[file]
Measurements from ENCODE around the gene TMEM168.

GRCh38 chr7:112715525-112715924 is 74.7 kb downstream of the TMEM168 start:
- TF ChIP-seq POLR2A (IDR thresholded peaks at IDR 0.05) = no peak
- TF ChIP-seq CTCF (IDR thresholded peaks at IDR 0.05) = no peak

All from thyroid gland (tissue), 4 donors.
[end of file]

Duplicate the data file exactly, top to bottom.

Measurements from ENCODE around the gene TMEM168.

GRCh38 chr7:112715525-112715924 is 74.7 kb downstream of the TMEM168 start:
- TF ChIP-seq POLR2A (IDR thresholded peaks at IDR 0.05) = no peak
- TF ChIP-seq CTCF (IDR thresholded peaks at IDR 0.05) = no peak

All from thyroid gland (tissue), 4 donors.